I've been working at Over the Rainbow Yarn since January of 2015, but I've been a loyal fan since the early days. I am an avid crafter with a fervent wish to collect all of the craft skills (except perhaps the messy ones...). I am hopelessly obsessed with adorable things. To name a few of my favorite things in life: vintage dresses, polka dots, pastel colors, picot edging, cupcakes, and kittens. I was inspired to learn to crochet when my husband and I received a beautiful hand-crocheted doily as a housewarming gift, upon my move to Maine in 2011. Knitting is a relatively new addition to my repertoire, but it is my dearest crafting love of late, and I consider myself a very competent knitter. My favorite way to make things is by experimenting. I find crafting fulfilling because it is an opportunity to invent things, and to see my whimsies become physical things. So, I dabble in knit and crochet design on the fly. I intend to write patterns for my more successful experiments ASAP! Sometimes I fail completely, but that's ok. It's only yarn. Here are Over the Rainbow Yarn, I am in charge of maintaining the website; I write the weekly newsletter; and I seek graphic design opportunities everywhere I look. Have you ever noticed our store signage? I made that. I also take a lot of photos for our social media pages.
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NaKniSweMo is right around the corner. Are you ready? If you’ve never heard of NaKniSweMo, you can read about it in the group on Ravelry. As usual, we’ll be doing our month long series, NaKniSweMo Sweater Workshop, where we take you through the basics of sweater construction.
I haven’t even started looking at patterns, yet. I’ve been working so hard on 12 Weeks of Christmas patterns and samples, and The 2017 “I Love Yarn Day” Community Blanket 24 hour Knitting Marathon extravaganza that I haven’t even thought of knitting anything for myself or for fun, since early spring. And I have so many things in my queue.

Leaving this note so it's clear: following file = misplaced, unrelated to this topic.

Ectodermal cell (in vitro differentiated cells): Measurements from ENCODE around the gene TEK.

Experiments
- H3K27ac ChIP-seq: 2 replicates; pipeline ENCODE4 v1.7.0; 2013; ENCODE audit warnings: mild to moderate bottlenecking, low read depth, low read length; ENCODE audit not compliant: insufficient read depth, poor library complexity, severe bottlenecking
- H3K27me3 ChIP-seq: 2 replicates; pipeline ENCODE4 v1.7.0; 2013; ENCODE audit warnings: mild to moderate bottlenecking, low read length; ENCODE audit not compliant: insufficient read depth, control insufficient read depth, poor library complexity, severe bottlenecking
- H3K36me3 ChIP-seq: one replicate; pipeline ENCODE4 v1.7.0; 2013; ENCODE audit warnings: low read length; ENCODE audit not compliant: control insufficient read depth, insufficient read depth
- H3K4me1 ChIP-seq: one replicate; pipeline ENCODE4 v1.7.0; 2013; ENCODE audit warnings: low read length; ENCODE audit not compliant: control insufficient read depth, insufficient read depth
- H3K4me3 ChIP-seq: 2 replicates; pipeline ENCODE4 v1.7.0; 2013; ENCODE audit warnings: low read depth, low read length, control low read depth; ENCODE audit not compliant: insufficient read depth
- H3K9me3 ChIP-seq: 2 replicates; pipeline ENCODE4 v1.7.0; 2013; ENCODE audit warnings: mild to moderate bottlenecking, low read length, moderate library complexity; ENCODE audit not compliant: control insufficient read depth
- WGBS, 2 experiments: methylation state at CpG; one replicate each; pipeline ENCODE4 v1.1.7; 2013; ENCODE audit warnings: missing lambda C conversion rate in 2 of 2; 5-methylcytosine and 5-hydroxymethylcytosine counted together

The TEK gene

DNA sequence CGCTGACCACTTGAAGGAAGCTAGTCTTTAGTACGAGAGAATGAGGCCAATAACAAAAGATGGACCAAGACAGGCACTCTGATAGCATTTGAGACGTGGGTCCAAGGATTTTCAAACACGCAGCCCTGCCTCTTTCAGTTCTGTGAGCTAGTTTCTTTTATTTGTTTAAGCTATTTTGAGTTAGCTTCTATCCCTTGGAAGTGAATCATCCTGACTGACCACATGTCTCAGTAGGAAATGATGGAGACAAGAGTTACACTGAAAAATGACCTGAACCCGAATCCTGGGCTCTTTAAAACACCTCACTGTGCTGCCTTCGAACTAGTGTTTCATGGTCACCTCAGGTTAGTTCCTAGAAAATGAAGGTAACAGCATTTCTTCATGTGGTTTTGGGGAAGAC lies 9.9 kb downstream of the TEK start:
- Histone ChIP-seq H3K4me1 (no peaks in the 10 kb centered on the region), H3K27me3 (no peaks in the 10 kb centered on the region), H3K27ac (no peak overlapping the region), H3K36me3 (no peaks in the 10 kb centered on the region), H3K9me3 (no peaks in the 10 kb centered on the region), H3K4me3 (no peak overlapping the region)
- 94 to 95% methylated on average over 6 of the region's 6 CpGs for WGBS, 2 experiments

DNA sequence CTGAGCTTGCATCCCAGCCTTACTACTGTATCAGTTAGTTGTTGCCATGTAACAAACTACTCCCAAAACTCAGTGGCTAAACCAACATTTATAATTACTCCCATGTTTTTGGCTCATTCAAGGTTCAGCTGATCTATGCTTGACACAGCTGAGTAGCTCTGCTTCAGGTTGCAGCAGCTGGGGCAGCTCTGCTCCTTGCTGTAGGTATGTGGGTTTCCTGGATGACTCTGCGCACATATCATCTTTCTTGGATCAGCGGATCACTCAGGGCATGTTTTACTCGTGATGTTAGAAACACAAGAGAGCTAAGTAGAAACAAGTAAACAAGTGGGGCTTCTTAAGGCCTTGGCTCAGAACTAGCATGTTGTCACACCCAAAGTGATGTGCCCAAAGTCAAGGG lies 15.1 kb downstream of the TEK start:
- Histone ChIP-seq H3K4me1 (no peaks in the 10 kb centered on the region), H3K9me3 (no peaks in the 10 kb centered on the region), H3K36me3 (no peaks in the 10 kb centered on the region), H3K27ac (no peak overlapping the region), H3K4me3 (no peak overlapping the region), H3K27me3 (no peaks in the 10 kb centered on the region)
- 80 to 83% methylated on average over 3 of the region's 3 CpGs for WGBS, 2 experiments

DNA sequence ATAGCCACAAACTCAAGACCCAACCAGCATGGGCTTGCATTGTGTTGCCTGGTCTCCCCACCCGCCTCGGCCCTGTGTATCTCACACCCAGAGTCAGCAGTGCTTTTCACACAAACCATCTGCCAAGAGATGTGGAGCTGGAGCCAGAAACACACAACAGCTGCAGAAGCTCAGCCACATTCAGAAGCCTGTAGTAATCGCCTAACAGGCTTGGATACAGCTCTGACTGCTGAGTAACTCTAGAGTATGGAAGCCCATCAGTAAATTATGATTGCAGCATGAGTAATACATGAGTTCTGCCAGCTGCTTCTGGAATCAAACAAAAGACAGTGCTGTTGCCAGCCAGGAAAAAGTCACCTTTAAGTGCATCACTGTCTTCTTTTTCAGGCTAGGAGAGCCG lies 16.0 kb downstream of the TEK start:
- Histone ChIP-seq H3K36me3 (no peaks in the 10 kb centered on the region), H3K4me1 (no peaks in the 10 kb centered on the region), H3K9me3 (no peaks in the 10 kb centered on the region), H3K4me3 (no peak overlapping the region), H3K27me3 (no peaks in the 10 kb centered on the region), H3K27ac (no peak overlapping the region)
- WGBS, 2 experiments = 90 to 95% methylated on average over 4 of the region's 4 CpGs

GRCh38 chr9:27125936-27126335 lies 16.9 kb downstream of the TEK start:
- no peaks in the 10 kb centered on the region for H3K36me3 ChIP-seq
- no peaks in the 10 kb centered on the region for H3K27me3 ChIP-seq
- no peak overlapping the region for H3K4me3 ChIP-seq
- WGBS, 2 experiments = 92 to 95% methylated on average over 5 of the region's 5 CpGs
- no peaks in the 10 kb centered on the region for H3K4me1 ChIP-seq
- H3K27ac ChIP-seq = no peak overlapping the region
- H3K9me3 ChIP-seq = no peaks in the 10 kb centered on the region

Right after The Marathon, I’m going to start Spiral Euphoria a true mobius with switchback twists that make delightful spiral looking chevron things in both directions. It looks like a fun knit that will keep my attention, but not so hard it’s going to keep me from chatting or watching tele while I knit. If you’ve never done a true mobius, starting with the cast on, I’m inviting you to join me on Wednesday evening, October 15, 2017 to learn the mobius cast on and knit this fabulous thing with me.
And since I plan to knit it in Lang’s Mille Colori 200 gm, I’m even more excited about how it’s going to work up. So much delicious color, just when and where I need it most.
But none of that helps me make a decision about what I’m going to knit fir NaKniSweMo. If you remember back that far, I never finished my 2015 sweater. And I didn’t even start one in 2016. So, I’m due, and I want to make it a dusey. (And does anyone know where the word “dusey” came from?)
What do my lovelies think of these? Top to bottom, they are
Field Study by Ann Kingstone
Love the color work and the shaping.
Poema by Vera Sanon
Love the simple elegance of the shaping and the lace interest on the sleeves.
Khione by Elizabeth Sullivan
Love, love, love the square neckline and the little bit of texture detail.
November is almost upon us and I will be starting a sweater on the first of the month. I’ll have to pick soon. Will you be starting a sweater for NaKniSweMo? Which one do you think you’ll do?
November is National Knit a Sweater Month!